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I have a single case problem, it relates to selecting the correct mail server. A group wants to create their own business PHP website, where the public can read articles, news etc. and the staff can login and check his mail, update articles, wherever he is, on the same site.

I am tasked to search around for finding/selecting a good mail server (and there are many...) that PHP can connect to, to view received mail, send mail, manage user address books, easy spam/junk control, but also manage mail groups (such as mail sent to projectx-devel@business.org will be forwarded to members email addresses that are registered to groups projectx-devel), etc...!

The PHP side is not my problem, but my problem is to find and recommend a mail server with not too many protocols for easy PHP development (I cant imagine managing IMAP/POP/LDAP/SQL/FILES/ etc in one site..!). Eg. Is there a mail server that stores/sends/verifies mail from a mysql database? This would reduce the protocol to standard SQL, and (arguably!) faster and easier development for the dev group.

The dev server has per default CentOS 6.4 with Mailman installed, which is a world standard, I believe. I have been told that it is complicated to manage, and in this case, maybe not the easiest (I don't know)? I have also been told about the iredmail mail server, which seems pretty close to what I am looking for!

Has anyone else had a similar research task? What are any suggestions, recommendations, for mailservers in this case?

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closed as off-topic by squillman, DanBig, mdpc, Ward, Jenny D Sep 11 '13 at 7:53

This question appears to be off-topic. The users who voted to close gave this specific reason:

  • "Questions seeking product, service, or learning material recommendations are off-topic because they tend to become obsolete quickly. Instead, describe your situation and the specific problem you're trying to solve." – squillman, DanBig, mdpc, Ward, Jenny D
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Exim or postfix or any of the others should be fine. Your time (and sanity) might be better spent implementing a (pre-existing) webmail solution that already has the features you need. –  lVlint67 Sep 10 '13 at 17:36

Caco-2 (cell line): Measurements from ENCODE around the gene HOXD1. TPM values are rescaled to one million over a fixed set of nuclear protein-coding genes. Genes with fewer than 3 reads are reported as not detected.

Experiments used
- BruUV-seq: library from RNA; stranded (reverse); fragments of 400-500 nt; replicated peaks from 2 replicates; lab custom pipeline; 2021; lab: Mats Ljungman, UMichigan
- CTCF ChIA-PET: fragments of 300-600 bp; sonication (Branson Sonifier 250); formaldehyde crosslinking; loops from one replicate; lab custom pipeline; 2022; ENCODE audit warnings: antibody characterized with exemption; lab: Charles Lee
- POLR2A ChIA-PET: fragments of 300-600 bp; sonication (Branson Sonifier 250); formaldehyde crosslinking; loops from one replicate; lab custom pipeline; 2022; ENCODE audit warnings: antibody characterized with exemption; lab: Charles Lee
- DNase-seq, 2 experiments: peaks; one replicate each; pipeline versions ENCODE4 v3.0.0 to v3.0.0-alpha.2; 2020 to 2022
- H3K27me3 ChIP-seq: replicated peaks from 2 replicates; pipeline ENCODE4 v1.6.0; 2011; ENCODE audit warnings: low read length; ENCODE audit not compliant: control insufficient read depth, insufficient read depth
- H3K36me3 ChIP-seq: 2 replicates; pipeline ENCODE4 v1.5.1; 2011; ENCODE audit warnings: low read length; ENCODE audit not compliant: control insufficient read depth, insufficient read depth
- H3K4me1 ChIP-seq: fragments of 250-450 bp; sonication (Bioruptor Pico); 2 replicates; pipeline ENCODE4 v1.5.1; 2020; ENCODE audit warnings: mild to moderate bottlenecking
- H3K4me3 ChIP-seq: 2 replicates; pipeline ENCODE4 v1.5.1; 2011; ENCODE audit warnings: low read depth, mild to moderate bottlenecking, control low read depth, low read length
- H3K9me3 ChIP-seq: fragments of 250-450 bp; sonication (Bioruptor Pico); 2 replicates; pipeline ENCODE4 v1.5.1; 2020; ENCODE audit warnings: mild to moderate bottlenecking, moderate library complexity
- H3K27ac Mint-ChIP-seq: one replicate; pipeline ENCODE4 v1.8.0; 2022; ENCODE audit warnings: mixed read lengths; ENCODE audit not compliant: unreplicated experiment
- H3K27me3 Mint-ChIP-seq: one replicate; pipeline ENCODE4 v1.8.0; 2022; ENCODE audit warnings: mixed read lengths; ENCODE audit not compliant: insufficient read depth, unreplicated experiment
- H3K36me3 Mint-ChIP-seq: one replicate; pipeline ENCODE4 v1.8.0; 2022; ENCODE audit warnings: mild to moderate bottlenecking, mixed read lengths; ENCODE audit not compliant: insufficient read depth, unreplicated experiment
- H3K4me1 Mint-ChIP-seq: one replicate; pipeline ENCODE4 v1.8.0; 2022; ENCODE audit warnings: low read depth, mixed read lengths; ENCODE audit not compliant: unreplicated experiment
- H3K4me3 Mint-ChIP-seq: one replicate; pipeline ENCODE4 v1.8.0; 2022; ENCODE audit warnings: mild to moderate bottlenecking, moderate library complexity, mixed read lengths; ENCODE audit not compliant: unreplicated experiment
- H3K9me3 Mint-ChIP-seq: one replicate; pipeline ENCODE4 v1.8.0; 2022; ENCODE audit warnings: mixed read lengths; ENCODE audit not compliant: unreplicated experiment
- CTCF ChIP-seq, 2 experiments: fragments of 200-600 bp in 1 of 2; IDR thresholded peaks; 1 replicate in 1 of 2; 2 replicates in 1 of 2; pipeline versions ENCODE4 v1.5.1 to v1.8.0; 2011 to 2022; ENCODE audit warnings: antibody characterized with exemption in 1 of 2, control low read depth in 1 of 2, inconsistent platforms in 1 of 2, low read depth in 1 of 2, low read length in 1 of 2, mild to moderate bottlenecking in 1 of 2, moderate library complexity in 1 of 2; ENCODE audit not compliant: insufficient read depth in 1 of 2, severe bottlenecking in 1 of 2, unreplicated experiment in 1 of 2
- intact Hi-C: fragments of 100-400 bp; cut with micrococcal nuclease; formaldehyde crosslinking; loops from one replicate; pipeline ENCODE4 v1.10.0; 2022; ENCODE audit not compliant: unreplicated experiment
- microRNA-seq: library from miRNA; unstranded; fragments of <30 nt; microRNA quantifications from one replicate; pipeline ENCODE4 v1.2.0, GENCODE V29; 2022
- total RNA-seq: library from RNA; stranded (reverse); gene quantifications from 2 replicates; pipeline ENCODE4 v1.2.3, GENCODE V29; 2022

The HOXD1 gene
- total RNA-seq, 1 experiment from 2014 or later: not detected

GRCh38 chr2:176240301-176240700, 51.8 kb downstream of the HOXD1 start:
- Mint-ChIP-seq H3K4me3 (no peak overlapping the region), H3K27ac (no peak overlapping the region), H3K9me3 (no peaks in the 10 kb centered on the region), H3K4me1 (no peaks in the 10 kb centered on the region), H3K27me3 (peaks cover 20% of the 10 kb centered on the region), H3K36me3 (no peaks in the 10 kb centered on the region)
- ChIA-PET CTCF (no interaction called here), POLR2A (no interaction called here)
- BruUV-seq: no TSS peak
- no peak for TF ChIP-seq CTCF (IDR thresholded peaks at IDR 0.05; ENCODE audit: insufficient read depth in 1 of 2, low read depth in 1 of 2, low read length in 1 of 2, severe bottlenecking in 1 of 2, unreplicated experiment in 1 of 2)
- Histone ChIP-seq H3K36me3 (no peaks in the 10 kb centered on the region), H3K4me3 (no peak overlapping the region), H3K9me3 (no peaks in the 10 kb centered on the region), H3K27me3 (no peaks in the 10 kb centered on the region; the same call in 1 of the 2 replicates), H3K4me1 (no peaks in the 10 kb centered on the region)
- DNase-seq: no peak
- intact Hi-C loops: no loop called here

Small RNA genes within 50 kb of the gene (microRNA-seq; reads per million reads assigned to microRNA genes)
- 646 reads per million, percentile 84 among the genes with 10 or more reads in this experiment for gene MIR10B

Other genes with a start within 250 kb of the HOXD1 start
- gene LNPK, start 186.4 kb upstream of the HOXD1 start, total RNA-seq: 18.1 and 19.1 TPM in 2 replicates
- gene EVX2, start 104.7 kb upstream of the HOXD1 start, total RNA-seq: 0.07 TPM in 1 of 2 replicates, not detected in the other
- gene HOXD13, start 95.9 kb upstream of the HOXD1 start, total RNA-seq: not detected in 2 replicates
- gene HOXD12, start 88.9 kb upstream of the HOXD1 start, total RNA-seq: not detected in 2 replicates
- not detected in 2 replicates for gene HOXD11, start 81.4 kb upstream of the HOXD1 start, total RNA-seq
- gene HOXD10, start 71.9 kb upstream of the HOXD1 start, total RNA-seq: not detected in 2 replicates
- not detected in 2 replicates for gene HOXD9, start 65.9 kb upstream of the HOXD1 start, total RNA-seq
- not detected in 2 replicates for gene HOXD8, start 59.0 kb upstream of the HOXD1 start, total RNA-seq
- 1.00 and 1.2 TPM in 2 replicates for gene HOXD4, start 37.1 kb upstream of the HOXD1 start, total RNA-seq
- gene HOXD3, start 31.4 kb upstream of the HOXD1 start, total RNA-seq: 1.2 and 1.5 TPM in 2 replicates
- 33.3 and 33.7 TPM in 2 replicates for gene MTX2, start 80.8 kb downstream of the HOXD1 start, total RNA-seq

I could agree. But they really wanted something very simple and something integrated in the site. –  Florian Mertens Sep 10 '13 at 17:44
    
Your link to wikipedia is a good starting spot. DBMail supports MySQL as a backend. Go through the list, find the software that most closely fits your needs, then come back here if you have any specific questions. –  lVlint67 Sep 10 '13 at 18:10

2 Answers 2

up vote 1 down vote accepted

Firstly, if you want a full featured mail app then you will definitely be best served by just using an already made webmail solution. By doing a search for 'php webmail' I got this link: http://www.noupe.com/ajax/10-ajax-webmail-clients.html which lists many of them but it is strangely missing RoundCube (which is one of the better ones).

If you really MUST, you CAN do this using PHP yourself. I'd assume that you are already familiar with using PHP to send emails. The real trick to doing this is reading the mailbox. There are several examples on the net but I like those that use PHP's built in IMAP extension best (why reinvent the wheel as they say). Here is a very good one (which doesn't give me permission to simply post here so I'll need to link to it): http://garrettstjohn.com/entry/reading-emails-with-php

This isn't going to be a fully working example but you'll only be reading it if you are a masochist anyway.

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Postfix can get virtual users from mysql. Simply use Postfixadmin to manage all domains and mailboxes. As IMAP server I recommend Dovecot. Roundcube as webmailer.

For fetching mails via PHP you should do the standard way via IMAP. Look at the Fetch library, which encapsulates phps imap_ functions in a good OOP approach.

For mailinglists you can use Majordomo

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